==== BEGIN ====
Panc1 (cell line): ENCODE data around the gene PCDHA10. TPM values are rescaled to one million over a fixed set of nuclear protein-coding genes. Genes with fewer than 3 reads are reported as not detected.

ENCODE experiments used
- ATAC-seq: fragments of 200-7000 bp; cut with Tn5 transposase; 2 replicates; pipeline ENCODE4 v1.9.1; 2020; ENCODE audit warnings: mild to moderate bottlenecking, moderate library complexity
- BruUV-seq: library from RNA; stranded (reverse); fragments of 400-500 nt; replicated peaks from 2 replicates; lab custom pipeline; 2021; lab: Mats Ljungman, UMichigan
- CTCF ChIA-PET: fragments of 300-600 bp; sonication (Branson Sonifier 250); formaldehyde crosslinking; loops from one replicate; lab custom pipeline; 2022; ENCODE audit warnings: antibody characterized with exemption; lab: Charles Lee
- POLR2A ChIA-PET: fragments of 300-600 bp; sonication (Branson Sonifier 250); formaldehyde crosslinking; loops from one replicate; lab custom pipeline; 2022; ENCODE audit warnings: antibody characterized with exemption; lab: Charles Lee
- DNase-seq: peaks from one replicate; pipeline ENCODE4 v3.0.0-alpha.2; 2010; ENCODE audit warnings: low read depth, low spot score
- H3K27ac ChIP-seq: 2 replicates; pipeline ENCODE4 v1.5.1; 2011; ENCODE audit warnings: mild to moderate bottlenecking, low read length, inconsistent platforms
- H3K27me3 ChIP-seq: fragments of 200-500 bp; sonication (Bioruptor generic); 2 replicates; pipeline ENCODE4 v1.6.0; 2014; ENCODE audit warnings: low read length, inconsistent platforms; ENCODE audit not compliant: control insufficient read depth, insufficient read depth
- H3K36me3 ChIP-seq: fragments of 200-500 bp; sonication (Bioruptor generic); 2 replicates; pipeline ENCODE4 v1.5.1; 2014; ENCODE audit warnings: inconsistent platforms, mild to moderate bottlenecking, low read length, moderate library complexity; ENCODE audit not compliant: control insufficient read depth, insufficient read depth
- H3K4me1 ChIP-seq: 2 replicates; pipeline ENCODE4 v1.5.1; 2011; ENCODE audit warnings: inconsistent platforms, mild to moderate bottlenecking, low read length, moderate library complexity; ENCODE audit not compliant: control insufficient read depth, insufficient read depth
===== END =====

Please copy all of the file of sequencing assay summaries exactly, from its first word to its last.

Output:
Panc1 (cell line): ENCODE data around the gene PCDHA10. TPM values are rescaled to one million over a fixed set of nuclear protein-coding genes. Genes with fewer than 3 reads are reported as not detected.

ENCODE experiments used
- ATAC-seq: fragments of 200-7000 bp; cut with Tn5 transposase; 2 replicates; pipeline ENCODE4 v1.9.1; 2020; ENCODE audit warnings: mild to moderate bottlenecking, moderate library complexity
- BruUV-seq: library from RNA; stranded (reverse); fragments of 400-500 nt; replicated peaks from 2 replicates; lab custom pipeline; 2021; lab: Mats Ljungman, UMichigan
- CTCF ChIA-PET: fragments of 300-600 bp; sonication (Branson Sonifier 250); formaldehyde crosslinking; loops from one replicate; lab custom pipeline; 2022; ENCODE audit warnings: antibody characterized with exemption; lab: Charles Lee
- POLR2A ChIA-PET: fragments of 300-600 bp; sonication (Branson Sonifier 250); formaldehyde crosslinking; loops from one replicate; lab custom pipeline; 2022; ENCODE audit warnings: antibody characterized with exemption; lab: Charles Lee
- DNase-seq: peaks from one replicate; pipeline ENCODE4 v3.0.0-alpha.2; 2010; ENCODE audit warnings: low read depth, low spot score
- H3K27ac ChIP-seq: 2 replicates; pipeline ENCODE4 v1.5.1; 2011; ENCODE audit warnings: mild to moderate bottlenecking, low read length, inconsistent platforms
- H3K27me3 ChIP-seq: fragments of 200-500 bp; sonication (Bioruptor generic); 2 replicates; pipeline ENCODE4 v1.6.0; 2014; ENCODE audit warnings: low read length, inconsistent platforms; ENCODE audit not compliant: control insufficient read depth, insufficient read depth
- H3K36me3 ChIP-seq: fragments of 200-500 bp; sonication (Bioruptor generic); 2 replicates; pipeline ENCODE4 v1.5.1; 2014; ENCODE audit warnings: inconsistent platforms, mild to moderate bottlenecking, low read length, moderate library complexity; ENCODE audit not compliant: control insufficient read depth, insufficient read depth
- H3K4me1 ChIP-seq: 2 replicates; pipeline ENCODE4 v1.5.1; 2011; ENCODE audit warnings: inconsistent platforms, mild to moderate bottlenecking, low read length, moderate library complexity; ENCODE audit not compliant: control insufficient read depth, insufficient read depth